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EIFF 2014: We’ll Never Have Paris

(We’ll Never Have Paris, Simon Helberg and Jocelyn Town, 2014)

We’ll Never Have Paris thinks it is a corrective to the overly-sentimental, chocolate box story-telling of most romantic comedies. It thinks by depicting a “perfect couple” break up, sleep around, then fumble back to find another its doing something revolutionary. Unfortunately in trying to revitalise the genre it foregoes its most crucial ingredients: charm, likeable characters, wit, and romance. And a fucking point.

Quinn Berman (writer and co-director Simon Helberg: gormless, mildly hateful) is sufficiently scared by an eye infection to decide its time to settle down with his long-term love, the academic Devon (Melanie Lynskey, doe-eyed but with nothing to do). Before he can propose, however, his leggy leggy leggy leggy blonde colleague Kelsey (Maggie Grace, lost in an oh-so-broad-stroked role) tells him she’s into him. Flattered and sexually intrigued, he breaks off with Devon and gives Kelsey a spin, before realising he prefers his old personality-devoid lover to his new personality-devoid one, seemingly because Kelsey has appalling personal hygiene and Devon really likes to bathe (she’s forever emerging from ablutions, rosy-cheeked and damp-haired. It’s her one character trope). Trouble is, Devon has sensibly absconded to Paris and is making flirty doe-eyes at a lanky violinist (Ebon Moss-Bachrach, dreamy in a greasy douchebag sort of a way). With no regard to the woman he claims to loves’ feelings, or sensitivity to her need for space, Quinn follows her and sets about interrupting her every waking moment, trying to petulantly whine his way back into her good graces. She lets him follow her around because she doesn’t really have any thoughts about anything, despite claiming to like her new beau because he talks about music and politics and junk.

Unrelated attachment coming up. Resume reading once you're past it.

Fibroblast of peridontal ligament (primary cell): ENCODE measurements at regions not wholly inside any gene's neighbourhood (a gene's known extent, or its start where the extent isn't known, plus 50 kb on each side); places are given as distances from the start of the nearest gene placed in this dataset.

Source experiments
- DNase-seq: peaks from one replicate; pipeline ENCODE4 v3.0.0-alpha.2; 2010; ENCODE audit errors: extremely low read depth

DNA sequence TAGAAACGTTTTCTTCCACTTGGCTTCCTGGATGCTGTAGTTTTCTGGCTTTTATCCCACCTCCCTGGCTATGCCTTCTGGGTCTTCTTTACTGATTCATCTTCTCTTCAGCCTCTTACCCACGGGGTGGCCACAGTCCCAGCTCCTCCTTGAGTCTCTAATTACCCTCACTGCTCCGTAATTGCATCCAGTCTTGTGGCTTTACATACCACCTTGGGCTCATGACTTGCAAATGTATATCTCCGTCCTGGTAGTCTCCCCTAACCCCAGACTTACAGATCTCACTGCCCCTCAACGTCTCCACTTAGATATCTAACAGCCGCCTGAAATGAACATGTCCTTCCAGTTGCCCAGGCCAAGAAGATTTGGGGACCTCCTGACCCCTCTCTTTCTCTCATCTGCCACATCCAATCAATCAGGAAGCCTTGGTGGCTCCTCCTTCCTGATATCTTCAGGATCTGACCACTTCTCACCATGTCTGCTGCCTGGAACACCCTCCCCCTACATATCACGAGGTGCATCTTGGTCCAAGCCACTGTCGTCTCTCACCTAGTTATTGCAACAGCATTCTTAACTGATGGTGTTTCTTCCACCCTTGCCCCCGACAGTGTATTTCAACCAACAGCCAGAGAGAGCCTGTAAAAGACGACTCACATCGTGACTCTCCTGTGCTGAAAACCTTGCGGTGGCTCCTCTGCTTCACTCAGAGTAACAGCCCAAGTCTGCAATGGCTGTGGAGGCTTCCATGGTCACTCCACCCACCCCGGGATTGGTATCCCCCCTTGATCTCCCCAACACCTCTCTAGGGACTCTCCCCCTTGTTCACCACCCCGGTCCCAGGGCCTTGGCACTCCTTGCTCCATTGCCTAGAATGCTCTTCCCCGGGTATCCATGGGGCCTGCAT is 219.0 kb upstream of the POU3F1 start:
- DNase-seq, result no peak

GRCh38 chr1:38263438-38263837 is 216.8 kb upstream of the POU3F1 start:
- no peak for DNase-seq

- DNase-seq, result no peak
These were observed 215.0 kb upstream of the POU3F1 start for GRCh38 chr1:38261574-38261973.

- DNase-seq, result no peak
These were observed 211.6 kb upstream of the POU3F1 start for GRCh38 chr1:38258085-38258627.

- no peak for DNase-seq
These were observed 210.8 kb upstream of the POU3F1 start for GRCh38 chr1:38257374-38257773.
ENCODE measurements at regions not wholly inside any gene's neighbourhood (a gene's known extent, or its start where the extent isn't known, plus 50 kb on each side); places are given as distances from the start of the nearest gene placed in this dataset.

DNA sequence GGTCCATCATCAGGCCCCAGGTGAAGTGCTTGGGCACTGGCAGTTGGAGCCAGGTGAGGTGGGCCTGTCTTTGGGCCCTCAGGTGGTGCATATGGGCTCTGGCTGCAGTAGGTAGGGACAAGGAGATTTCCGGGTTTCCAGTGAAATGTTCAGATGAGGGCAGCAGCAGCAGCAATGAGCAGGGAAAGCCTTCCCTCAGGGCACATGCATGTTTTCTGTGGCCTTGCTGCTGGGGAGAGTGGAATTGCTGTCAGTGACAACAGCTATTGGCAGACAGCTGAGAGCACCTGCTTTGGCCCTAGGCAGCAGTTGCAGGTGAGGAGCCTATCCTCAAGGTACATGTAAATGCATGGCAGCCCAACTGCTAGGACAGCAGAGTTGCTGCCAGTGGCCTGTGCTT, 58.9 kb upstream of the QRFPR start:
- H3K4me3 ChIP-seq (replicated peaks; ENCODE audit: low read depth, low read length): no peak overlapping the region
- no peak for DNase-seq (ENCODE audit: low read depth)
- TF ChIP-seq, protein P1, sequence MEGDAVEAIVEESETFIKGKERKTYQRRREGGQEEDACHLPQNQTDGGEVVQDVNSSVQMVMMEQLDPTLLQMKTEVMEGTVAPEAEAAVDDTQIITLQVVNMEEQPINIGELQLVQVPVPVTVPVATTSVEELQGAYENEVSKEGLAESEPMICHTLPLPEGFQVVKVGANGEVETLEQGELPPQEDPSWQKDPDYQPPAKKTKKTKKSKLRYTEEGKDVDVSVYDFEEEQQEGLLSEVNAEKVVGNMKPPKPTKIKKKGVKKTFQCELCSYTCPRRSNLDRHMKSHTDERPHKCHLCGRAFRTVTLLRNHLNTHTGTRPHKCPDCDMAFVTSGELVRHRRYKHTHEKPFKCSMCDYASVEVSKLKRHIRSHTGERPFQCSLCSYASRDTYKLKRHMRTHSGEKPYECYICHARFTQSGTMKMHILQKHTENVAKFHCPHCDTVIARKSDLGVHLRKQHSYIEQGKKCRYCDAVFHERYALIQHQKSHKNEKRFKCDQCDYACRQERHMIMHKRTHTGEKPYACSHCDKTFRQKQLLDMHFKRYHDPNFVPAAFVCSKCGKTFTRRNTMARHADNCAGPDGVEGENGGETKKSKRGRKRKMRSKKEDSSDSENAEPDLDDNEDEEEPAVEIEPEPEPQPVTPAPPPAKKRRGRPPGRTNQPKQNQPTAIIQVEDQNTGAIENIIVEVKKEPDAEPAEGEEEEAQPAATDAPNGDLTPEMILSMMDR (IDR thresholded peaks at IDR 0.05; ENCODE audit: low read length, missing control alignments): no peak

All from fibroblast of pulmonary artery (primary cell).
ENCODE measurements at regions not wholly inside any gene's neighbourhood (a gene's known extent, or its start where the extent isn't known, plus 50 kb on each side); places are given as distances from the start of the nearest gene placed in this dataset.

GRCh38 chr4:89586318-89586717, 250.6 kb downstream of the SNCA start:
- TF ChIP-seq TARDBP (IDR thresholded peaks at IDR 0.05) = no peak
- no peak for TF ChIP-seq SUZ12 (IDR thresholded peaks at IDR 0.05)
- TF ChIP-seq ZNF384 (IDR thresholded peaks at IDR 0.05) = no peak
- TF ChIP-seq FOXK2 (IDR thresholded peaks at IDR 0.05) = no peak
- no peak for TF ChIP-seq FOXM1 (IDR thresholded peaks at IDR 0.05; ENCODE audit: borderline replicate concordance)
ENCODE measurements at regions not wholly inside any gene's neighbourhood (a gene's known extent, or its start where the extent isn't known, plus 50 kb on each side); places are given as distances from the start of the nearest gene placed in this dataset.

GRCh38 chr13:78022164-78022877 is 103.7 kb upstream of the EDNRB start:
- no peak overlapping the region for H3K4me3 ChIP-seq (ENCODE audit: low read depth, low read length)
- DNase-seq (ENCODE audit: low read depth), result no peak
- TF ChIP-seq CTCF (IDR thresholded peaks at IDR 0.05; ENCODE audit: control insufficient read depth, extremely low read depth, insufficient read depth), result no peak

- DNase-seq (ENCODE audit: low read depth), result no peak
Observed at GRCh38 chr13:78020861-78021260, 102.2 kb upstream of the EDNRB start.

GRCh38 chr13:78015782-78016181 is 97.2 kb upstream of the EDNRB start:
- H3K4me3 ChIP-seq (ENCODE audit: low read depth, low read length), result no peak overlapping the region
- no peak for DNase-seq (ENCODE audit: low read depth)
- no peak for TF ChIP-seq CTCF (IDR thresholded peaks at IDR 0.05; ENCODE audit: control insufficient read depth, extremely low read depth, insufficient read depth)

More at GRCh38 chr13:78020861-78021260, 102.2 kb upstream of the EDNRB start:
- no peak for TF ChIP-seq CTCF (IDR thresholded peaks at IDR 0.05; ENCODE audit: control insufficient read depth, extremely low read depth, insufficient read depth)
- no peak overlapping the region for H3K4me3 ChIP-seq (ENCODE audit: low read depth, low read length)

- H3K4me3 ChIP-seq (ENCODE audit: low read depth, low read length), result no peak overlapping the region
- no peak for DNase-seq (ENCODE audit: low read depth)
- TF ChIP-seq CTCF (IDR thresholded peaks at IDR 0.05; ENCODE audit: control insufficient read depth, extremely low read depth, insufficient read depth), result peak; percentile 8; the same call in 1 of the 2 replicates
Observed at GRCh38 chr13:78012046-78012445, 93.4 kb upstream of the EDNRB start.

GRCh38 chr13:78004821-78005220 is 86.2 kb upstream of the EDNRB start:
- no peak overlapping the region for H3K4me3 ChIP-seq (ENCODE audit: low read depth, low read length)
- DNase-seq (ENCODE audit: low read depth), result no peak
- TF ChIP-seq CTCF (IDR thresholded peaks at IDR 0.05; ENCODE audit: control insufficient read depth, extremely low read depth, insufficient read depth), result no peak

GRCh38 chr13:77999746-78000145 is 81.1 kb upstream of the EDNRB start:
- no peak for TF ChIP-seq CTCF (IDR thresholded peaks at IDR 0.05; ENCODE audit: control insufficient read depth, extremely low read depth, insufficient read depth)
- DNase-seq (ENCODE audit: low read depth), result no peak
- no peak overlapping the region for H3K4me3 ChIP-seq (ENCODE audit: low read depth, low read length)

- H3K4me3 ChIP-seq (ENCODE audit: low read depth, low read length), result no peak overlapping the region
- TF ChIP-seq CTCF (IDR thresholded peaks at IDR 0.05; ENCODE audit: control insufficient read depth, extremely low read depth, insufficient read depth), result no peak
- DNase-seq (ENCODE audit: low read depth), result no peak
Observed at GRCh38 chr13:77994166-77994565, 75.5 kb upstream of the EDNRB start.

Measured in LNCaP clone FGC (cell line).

These people run the gamut from awful and self-absorbed to boring and unpleasant, hesitating only briefly to squeeze out mainly unsuccessful bon mots (in the interest of full disclosure, one or two gags actually land). The film that surrounds them is breezy enough, with bright, attractive cinematography and a tourist’s view of Paris. Most admirable is the soundtrack, which is not a series of cheesy prescriptive rom-com standards but rather a jazz-infused delight. These small compensations are moot, however, as the protagonist Quinn is a self regarding feckless arsehole who blunders and does selfish things until Devon finally relents and agrees to reunite with him, presumably to shut him up. They’re destined to a life of pointless mediocrity in celluloid land now. Which is nice for them. It is a shame this film had to chart their journey there.


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